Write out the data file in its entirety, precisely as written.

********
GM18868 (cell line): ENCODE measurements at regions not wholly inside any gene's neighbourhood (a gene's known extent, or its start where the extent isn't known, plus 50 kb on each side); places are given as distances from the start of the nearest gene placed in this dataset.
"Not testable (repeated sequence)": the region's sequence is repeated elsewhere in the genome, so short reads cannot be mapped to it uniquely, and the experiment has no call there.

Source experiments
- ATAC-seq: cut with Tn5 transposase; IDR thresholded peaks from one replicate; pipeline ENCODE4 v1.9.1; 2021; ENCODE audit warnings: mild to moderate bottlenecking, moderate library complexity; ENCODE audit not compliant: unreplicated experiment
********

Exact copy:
GM18868 (cell line): ENCODE measurements at regions not wholly inside any gene's neighbourhood (a gene's known extent, or its start where the extent isn't known, plus 50 kb on each side); places are given as distances from the start of the nearest gene placed in this dataset.
"Not testable (repeated sequence)": the region's sequence is repeated elsewhere in the genome, so short reads cannot be mapped to it uniquely, and the experiment has no call there.

Source experiments
- ATAC-seq: cut with Tn5 transposase; IDR thresholded peaks from one replicate; pipeline ENCODE4 v1.9.1; 2021; ENCODE audit warnings: mild to moderate bottlenecking, moderate library complexity; ENCODE audit not compliant: unreplicated experiment